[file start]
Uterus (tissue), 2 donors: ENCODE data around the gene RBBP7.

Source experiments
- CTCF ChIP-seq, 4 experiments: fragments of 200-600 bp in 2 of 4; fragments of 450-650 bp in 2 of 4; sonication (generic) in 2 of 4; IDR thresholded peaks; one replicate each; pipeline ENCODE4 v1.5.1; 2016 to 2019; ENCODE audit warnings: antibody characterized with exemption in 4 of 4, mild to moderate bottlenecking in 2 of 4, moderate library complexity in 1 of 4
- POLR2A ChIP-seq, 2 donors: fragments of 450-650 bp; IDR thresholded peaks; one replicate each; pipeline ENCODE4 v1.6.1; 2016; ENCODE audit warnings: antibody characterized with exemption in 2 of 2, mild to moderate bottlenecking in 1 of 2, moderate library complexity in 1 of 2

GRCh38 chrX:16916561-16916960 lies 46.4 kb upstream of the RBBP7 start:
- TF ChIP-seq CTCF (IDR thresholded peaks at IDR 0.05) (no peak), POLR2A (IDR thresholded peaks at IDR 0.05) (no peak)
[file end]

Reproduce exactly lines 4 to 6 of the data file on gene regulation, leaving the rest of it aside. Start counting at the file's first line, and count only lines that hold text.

- POLR2A ChIP-seq, 2 donors: fragments of 450-650 bp; IDR thresholded peaks; one replicate each; pipeline ENCODE4 v1.6.1; 2016; ENCODE audit warnings: antibody characterized with exemption in 2 of 2, mild to moderate bottlenecking in 1 of 2, moderate library complexity in 1 of 2

GRCh38 chrX:16916561-16916960 lies 46.4 kb upstream of the RBBP7 start:
- TF ChIP-seq CTCF (IDR thresholded peaks at IDR 0.05) (no peak), POLR2A (IDR thresholded peaks at IDR 0.05) (no peak)